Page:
Study Guide: Real Conditional . . . . . . . . . . . . . . . . . . . . . . . . . 195 Hypothetical Conditional . . . . . . . . . . . . . . . . 196 Past Hypothetical Conditional . . . . . . . . . . . 197 Practice . . . . . . . . . . . . . . . . . . . . . . . . . . . . . . . . . . . . . . . . . . . . . . . . . 198 Consolidation of Points 1 to 9 . . . . . . . . . . . . . . . . . . . . . . . . . 201

CHAPTER 4 Point 10

Adverbs

Study Guide . . . . . . . . . . . . . . . . . . . . . . . . . . . . . . . . . . . . . . . . . . . . . 203 Practice . . . . . . . . . . . . . . . . . . . . . . . . . . . . . . . . . . . . . . . . . . . . . . . . . 205

Point 11

Modals

Study Guide . . . . . . . . . . . . . . . . . . . . . . . . . . . . . . . . . . . . . . . . . . . . . 207 Practice . . . . . . . . . . . . . . . . . . . . . . . . . . . . . . . . . . . . . . . . . . . . . . . . . 209

Point 12

Complex Sentences

Study Guide . . . . . . . . . . . . . . . . . . . . . . . . . . . . . . . . . . . . . . . . . . . . . 211 Practice . . . . . . . . . . . . . . . . . . . . . . . . . . . . . . . . . . . . . . . . . . . . . . . . . 213 Consolidation of Points 1 to 12 . . . . . . . . . . . . . . . . . . . . . . . . 215

CHAPTER 5 Point 13

Transition Words

Study Guide . . . . . . . . . . . . . . . . . . . . . . . . . . . . . . . . . . . . . . . . . . . . . 216 Practice . . . . . . . . . . . . . . . . . . . . . . . . . . . . . . . . . . . . . . . . . . . . . . . . . 217

Point 14

Future Forms

Study Guide: Form and Usage . . . . . . . . . . . . . . . . . . . . . . . . . . . 219 Interrogative . . . . . . . . . . . . . . . . . . . . . . . . . . . . . 220 Practice . . . . . . . . . . . . . . . . . . . . . . . . . . . . . . . . . . . . . . . . . . . . . . . . . 221 Consolidation of Points 1 to 14 . . . . . . . . . . . . . . . . . . . . . . . . 223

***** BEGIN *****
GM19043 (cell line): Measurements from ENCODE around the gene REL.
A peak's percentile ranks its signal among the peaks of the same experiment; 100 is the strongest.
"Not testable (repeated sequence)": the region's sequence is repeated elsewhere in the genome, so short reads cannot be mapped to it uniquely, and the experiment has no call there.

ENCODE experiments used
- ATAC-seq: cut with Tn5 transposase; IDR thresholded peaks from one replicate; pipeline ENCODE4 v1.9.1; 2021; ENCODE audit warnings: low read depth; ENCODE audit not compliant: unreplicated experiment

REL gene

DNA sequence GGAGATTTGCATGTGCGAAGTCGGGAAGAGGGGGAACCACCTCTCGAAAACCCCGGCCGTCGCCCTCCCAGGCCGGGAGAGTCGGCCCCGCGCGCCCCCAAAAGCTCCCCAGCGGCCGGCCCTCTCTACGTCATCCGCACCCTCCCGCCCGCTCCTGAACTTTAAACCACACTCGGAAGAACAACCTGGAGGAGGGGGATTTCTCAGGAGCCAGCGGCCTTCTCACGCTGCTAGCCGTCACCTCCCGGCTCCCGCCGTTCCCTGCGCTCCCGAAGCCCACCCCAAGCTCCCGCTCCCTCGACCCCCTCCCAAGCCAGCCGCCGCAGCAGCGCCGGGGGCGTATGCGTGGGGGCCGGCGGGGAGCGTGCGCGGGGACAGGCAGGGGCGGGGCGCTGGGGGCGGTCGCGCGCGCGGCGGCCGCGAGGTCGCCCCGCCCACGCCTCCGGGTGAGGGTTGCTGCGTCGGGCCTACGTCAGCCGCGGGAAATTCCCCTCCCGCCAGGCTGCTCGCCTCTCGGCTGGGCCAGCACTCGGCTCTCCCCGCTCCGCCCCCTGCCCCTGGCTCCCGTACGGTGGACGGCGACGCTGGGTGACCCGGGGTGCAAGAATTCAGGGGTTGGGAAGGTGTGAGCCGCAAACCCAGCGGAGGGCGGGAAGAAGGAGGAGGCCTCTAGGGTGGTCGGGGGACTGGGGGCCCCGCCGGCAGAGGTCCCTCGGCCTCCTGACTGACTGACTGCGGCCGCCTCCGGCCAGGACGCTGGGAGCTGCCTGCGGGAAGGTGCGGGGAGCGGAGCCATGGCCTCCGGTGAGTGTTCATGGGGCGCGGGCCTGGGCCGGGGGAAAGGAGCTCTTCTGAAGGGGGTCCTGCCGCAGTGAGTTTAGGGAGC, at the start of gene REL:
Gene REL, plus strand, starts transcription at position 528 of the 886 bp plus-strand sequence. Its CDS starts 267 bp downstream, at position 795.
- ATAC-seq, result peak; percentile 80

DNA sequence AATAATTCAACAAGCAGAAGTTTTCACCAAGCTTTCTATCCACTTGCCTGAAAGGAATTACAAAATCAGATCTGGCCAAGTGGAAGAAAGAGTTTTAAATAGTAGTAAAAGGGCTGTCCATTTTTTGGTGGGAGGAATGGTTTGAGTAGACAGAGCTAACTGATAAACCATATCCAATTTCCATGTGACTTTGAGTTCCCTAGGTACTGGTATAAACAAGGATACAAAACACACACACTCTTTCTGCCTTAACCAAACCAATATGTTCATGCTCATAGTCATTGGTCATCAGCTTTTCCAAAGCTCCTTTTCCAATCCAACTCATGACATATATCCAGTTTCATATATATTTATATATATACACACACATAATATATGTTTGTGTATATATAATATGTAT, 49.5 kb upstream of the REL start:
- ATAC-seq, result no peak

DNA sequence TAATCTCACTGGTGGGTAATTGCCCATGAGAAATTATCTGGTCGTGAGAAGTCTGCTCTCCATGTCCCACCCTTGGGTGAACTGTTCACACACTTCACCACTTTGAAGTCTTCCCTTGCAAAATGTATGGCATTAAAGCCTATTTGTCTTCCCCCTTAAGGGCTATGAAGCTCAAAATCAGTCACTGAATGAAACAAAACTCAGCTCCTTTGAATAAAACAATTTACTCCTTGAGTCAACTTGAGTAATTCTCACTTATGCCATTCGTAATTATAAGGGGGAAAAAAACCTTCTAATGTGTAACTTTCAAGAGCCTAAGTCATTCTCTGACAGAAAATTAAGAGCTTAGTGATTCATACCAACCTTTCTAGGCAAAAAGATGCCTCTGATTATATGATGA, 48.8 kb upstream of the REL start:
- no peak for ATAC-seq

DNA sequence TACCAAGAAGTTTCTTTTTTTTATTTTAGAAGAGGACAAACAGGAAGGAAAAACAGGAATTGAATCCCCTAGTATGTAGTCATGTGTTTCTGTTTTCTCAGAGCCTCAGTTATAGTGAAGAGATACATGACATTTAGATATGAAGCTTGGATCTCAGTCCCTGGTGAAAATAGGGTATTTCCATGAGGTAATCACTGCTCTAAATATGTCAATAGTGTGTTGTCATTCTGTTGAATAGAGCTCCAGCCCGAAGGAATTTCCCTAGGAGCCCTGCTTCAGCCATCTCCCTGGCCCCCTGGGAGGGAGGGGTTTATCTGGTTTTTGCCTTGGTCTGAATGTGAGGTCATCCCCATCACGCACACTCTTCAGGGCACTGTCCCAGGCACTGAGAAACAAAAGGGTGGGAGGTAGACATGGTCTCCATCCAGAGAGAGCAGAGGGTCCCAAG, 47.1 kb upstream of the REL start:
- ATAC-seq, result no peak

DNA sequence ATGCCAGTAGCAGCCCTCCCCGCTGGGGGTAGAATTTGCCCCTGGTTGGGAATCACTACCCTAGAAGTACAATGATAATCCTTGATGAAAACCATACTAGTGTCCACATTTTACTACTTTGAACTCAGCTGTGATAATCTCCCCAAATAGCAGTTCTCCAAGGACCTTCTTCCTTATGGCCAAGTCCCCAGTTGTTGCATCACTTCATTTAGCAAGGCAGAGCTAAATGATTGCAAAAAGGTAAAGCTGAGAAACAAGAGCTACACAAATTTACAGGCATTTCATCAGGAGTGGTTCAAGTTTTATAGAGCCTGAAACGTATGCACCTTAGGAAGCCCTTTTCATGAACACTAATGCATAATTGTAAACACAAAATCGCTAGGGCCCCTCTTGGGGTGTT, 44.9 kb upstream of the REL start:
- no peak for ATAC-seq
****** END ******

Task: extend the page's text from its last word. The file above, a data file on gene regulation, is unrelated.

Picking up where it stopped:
© 2017, Les Éditions CEC inc. • Reproduction prohibited

Grammar Points


Point 7 The present perfect and the simple past are used in different situations.

Function: The present perfect is used: when the time period has not finished.

when the time period has finished.

I have seen two crime shows this week.

I saw two crime shows last week.

when the time is not specific or is unimportant.

when the time is specific or is important.

(The week is not finished.)

© 2017, Les Éditions CEC inc. • Reproduction prohibited

The simple past is used:

(Last week is finished.)

Present Perfect Present Perfect vs. Simple Past PERSONAL EXAMPLES

Read the information in the Study Guide. Write your own examples in this column.

The family has already identified the body. The family identified the body at 9:00 a.m. (We don’t know when.)

(We know exactly when.)

with since and for when the action has not ended.

with since and for when the action has ended.

The victim has lived on Girard Street for 10 years.

The victim lived on Girard Street for 10 years.

(The victim still lives there.)

example

I have watched three movies this month.

(The victim doesn’t live there anymore.)

Adverbs usually come between the auxiliary and the past participle. Examples: